3 Easy Ways to Solve SEO Problems in React Applications

We all love React. It’s incredible for its performance and simplicity. However, we’re often told that React is not SEO-friendly.

Is this really the case?

Today, we will take a deep dive into this topic and see how we can tackle the problems and boost the SEO performance of our React applications.

What is SEO?

SEO means search engine optimization. It basically indexes your website for search engines like Google.

The better your website ranks, the higher it appears on the search result page.

Why Should You Care?

According to Staskshare, Google has around a 92.4% share of the search engine market. According to Backlinko, the top three results get 75% of the clicks from users.

Image credit: [Backlinko](https://cdn-images-1.medium.com/max/3780/1*h24LXYF9aQxub3-Tb_NnJA.png)

So if you are building something and want users to find your application through Google search, then you should care about SEO.

OK, But How Does it Work?

To index web pages, Google uses web crawlers. These are bots that regularly visit web pages to analyze the content of the page based on some specific criterion.

Generally, the bots download the HTML and CSS files, run the analysis, and send back the result.

Credit: [RubyGarage](https://cdn-images-1.medium.com/max/3348/1*575XTxLyiwv5nZWgvDCdww.png)

However, for single-page applications, the process is a little different. In order to render anything, the JavaScript on the browser needs to run first before the actual UI is built.

The Problems With React

React is awesome for its speed and component-based architecture, but it has some drawbacks in terms of SEO. Let’s discuss them.

Problem 1: Single URL for all pages

React applications are built with a single HTML file. Using the concept of conditional rendering, we can decide what to show inside our JavaScript code. Technically, we don’t need a dynamic URL.

But according to the Google SEO Starter Guide, having relevant information in the URL is very helpful for SEO.

Credit: [Google SEO Starter Guide](https://cdn-images-1.medium.com/max/3780/1*t-86hbsTpQG7st4yaJ_Giw.png)

This is the biggest problem of SPAs. This is not an issue if the website has only a single page, but for multi-page applications, it becomes impossible for the crawler to index all the pages if the URL does not change.

Problem 2: Single meta tag

Meta tags help to describe the content of your page to the bot. According to Google SEO Starter Guide:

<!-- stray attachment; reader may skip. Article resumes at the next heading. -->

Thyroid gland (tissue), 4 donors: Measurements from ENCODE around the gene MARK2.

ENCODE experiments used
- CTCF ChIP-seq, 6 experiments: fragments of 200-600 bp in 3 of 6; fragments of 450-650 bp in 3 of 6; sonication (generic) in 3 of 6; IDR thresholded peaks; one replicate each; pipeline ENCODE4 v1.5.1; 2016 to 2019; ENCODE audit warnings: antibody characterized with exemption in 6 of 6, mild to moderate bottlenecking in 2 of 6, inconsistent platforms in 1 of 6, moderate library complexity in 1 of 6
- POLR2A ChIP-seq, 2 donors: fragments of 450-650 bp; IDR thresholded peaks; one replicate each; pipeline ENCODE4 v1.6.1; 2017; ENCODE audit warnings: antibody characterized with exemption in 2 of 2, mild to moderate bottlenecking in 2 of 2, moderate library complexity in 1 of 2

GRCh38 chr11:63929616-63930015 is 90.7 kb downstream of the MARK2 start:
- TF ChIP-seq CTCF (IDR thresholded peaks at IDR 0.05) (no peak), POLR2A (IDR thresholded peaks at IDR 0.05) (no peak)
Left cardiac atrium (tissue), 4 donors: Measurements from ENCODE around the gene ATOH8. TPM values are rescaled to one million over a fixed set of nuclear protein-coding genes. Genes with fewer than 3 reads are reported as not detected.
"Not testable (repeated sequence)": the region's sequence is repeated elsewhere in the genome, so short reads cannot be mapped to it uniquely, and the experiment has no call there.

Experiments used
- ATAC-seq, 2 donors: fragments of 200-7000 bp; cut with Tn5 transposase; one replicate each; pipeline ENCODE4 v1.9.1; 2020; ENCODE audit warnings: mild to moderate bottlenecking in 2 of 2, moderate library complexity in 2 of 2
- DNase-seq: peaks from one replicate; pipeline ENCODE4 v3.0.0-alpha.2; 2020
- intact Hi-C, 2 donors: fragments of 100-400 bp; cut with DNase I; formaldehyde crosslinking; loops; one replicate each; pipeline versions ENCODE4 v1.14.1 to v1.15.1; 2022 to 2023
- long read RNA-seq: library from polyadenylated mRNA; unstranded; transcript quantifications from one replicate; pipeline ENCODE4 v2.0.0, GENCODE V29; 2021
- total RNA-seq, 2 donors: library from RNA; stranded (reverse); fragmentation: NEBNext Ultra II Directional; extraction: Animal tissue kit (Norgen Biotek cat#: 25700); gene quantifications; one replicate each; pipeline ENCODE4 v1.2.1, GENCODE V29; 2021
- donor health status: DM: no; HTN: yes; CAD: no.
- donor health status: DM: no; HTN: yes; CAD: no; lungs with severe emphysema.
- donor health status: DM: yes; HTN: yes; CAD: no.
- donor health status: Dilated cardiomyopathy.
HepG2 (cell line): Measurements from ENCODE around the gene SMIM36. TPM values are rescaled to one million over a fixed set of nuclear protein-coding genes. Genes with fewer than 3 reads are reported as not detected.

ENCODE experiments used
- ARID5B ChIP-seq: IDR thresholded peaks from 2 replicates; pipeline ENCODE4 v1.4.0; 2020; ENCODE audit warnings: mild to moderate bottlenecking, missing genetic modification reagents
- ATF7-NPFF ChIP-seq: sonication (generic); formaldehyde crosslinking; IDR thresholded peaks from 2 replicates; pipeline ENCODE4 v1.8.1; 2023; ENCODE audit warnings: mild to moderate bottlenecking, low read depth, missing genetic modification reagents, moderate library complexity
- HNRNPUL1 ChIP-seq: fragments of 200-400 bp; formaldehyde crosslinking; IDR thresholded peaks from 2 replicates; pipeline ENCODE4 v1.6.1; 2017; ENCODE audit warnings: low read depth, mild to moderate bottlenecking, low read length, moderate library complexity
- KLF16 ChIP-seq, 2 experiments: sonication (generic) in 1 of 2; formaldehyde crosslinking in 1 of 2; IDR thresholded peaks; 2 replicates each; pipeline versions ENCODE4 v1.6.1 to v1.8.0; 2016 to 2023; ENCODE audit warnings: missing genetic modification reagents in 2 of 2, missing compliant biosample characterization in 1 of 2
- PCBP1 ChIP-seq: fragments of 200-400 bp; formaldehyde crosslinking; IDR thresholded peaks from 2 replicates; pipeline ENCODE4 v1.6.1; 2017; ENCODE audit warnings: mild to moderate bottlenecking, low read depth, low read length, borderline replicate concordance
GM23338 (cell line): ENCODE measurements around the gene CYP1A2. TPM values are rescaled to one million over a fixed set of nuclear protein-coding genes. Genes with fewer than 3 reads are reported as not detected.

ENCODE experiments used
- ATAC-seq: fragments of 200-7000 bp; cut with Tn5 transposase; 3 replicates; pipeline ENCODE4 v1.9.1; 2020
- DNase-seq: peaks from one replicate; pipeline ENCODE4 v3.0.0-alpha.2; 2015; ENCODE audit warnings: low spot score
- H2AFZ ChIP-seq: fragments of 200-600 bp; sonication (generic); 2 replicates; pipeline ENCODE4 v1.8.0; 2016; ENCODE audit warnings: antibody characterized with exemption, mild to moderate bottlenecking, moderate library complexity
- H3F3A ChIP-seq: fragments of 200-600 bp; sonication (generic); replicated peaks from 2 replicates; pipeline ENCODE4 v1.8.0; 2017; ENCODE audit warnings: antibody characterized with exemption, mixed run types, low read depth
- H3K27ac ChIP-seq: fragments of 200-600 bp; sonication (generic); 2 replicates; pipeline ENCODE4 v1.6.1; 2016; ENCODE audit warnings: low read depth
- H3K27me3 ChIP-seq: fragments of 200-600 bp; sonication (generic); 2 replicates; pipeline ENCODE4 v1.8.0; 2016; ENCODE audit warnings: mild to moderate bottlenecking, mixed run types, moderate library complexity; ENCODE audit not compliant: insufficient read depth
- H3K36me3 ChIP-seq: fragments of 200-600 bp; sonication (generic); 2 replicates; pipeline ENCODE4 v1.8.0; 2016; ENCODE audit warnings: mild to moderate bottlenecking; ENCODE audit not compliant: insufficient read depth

“A page’s description meta tag gives Google and other search engines a summary of what the page is about.”

Unfortunately, React generates a single-page application that provides only one place to put our meta tags — and that is the index.html file under the public folder.

Problem 3: All is JavaScript

As we discussed earlier, the crawling process for a normal website is a little different than for a SPA.

When a crawler visits the website, the content is not there. So the crawler has to wait for the JavaScript to be loaded on the client-side.

If your website is heavy and the first render takes some time to render, then the crawler thinks that it’s an empty page and leaves without indexing. This causes a horrible SEO ranking for your website.

So Are You Telling Me Not To Use React?

Well, the answer is yes and no. React was built for fast performance. It was not built for solving your SEO problems.

If you really care about SEO, then you should consider building an isomorphic application.

Next.js and Gatsby are two great options to consider for this purpose.

But I Don’t Want to Use Anything Else

In that case, I have some good news for you.

It is still possible to improve the SEO performance of a React application without building an isomorphic application.

And today, I am going to show you how.

Step 1: Solving the single-URL problem

There is an awesome library named react-router that helps us to render content based on a URL.

Basically, what happens is we declare some routes inside our code and render content based on the route change instead of conditional rendering.

  <Route path="/about"> 
      <About />
  <Route path="/users">
    <Users />

So this solves our first problem.

Step 2: Solving the meta tag problem

Now we will use another great library named react-helmet.

The React helmet provides us with a Helmet component that takes the plain HTML meta tags and adds them inside the head tag of React pages.

import React from "react";
import {Helmet} from "react-helmet";
class Application extends React.Component {
  render () {
    return (
        <div className="application">
                <meta charSet="utf-8" />
                <title>My Title</title>
                <link rel="canonical" href="http://mysite.com/example" />

Step 3: Solving the JavaScript problem

For this, we can use a service named Prerender.io.

This service caches our webpage so that when the Googlebot comes to index, it doesn’t need to wait for the page to be rendered because it’s already cached. Therefore, it becomes easier for Googlebot to index our page.


But remember, although this service is free, you have to pay after a certain limit.


There you have it. I am not an SEO expert or anything, so if you find anything wrong, please let me know in the comments.

I hope you enjoyed reading this article as much as I enjoyed writing it.

Have a great day!


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Hi, I amMohammad Faisal, A full-stack software engineer @Cruise , working remotely from a small but beautiful country named Bangladesh.

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